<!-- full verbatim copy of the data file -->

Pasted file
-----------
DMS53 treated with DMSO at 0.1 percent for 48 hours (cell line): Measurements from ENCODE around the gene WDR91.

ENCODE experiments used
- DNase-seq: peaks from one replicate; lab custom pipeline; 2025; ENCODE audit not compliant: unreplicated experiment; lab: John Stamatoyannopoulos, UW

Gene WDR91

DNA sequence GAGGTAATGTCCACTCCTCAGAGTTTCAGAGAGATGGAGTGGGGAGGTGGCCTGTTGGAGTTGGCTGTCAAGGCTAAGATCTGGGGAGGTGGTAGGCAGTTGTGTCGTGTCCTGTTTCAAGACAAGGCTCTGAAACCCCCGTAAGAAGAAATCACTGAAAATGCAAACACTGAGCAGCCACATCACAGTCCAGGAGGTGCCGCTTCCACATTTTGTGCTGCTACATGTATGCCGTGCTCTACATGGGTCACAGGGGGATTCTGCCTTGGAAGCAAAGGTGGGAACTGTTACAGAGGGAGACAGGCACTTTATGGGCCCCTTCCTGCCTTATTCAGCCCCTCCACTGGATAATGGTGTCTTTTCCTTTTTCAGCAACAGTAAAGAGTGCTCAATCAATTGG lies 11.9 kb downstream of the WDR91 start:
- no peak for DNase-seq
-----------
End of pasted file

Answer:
DMS53 treated with DMSO at 0.1 percent for 48 hours (cell line): Measurements from ENCODE around the gene WDR91.

ENCODE experiments used
- DNase-seq: peaks from one replicate; lab custom pipeline; 2025; ENCODE audit not compliant: unreplicated experiment; lab: John Stamatoyannopoulos, UW

Gene WDR91

DNA sequence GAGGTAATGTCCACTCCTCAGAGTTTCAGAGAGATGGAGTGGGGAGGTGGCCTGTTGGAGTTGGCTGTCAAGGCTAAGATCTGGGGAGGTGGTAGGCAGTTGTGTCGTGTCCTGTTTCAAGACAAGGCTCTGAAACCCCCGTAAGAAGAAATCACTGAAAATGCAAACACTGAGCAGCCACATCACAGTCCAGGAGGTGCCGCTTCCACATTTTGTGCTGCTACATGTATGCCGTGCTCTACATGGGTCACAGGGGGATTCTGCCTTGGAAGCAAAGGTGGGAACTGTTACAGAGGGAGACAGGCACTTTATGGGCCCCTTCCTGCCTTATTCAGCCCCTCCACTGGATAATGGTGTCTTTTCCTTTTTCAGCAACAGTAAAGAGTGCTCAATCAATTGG lies 11.9 kb downstream of the WDR91 start:
- no peak for DNase-seq